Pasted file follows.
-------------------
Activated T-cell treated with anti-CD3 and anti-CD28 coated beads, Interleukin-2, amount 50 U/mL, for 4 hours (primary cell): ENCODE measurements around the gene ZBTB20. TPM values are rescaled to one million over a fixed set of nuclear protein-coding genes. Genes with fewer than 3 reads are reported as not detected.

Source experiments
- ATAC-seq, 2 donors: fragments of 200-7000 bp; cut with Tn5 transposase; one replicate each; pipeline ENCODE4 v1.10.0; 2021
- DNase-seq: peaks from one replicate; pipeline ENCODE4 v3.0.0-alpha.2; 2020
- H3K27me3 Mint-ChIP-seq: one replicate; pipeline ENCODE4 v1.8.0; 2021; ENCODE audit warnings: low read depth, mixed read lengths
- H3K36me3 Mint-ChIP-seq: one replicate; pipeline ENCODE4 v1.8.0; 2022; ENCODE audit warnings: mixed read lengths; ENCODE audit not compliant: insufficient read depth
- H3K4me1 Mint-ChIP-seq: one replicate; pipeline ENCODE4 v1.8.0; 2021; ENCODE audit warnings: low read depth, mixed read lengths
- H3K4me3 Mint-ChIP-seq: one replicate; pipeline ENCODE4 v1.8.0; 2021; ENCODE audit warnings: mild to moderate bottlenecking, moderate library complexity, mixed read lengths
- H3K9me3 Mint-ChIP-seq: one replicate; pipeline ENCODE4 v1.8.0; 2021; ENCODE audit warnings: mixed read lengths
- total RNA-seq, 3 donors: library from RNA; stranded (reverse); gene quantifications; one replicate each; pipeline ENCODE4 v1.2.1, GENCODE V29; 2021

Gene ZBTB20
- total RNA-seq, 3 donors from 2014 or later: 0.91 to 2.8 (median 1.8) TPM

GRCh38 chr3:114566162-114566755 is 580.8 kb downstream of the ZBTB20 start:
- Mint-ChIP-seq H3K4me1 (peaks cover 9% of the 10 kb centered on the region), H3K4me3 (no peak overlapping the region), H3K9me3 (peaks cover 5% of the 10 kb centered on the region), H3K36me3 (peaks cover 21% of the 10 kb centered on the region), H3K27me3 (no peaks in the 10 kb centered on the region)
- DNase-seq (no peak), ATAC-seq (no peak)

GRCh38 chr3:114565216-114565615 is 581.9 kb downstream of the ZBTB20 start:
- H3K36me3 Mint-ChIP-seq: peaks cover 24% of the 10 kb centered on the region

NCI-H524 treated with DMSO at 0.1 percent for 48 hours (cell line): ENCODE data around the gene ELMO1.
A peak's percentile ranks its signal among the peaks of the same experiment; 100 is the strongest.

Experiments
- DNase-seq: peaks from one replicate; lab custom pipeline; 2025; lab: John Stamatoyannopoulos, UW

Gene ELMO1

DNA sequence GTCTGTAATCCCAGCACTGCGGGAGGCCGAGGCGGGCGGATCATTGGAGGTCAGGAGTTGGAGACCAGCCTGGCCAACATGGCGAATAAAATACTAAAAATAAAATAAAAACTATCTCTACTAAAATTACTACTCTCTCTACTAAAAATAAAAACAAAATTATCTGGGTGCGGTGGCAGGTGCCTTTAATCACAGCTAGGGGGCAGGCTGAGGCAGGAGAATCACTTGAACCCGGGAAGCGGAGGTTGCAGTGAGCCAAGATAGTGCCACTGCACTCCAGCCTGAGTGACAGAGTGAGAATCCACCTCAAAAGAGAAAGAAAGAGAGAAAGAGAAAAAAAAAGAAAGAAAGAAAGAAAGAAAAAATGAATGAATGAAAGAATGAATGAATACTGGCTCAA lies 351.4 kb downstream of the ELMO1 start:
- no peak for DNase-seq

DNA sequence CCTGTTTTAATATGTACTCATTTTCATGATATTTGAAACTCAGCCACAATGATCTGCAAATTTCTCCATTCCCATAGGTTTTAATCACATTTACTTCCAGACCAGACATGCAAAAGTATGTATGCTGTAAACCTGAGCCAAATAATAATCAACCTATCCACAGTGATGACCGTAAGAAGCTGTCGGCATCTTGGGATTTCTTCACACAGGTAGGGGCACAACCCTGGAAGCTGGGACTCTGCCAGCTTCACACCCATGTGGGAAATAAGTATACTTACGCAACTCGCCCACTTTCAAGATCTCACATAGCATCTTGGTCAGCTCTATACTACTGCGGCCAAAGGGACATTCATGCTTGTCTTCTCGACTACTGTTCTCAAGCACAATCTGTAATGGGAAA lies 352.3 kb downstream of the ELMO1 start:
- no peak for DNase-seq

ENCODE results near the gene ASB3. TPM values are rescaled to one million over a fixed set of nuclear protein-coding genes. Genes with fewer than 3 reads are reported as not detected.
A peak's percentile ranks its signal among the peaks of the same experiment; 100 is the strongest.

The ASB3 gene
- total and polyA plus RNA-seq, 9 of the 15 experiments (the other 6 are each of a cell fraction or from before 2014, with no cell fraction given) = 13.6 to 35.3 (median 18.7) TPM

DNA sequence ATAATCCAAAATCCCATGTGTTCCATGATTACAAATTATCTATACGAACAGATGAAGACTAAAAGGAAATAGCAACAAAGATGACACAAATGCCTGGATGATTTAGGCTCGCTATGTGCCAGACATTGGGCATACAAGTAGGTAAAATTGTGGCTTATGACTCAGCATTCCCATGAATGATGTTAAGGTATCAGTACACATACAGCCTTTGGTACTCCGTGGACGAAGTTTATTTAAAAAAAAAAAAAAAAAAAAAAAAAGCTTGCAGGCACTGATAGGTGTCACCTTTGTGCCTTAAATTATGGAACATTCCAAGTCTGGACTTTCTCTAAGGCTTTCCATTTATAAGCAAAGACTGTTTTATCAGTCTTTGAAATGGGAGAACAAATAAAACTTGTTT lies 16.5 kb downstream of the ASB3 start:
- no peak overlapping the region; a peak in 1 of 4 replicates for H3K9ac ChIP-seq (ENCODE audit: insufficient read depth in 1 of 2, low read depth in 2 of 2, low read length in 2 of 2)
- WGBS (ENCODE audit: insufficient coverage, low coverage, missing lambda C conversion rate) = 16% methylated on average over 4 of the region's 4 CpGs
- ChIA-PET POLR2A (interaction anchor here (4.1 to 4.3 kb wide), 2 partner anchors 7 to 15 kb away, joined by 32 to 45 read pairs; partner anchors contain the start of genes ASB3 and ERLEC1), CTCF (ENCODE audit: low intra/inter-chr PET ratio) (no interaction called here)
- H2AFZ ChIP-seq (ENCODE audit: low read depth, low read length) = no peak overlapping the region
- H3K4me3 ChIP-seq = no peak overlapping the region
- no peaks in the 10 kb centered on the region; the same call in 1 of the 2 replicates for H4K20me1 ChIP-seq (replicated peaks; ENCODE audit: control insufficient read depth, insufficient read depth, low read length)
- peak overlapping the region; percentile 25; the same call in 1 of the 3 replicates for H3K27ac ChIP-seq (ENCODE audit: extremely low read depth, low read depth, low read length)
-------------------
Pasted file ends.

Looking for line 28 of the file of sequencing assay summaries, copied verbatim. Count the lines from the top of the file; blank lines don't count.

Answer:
A peak's percentile ranks its signal among the peaks of the same experiment; 100 is the strongest.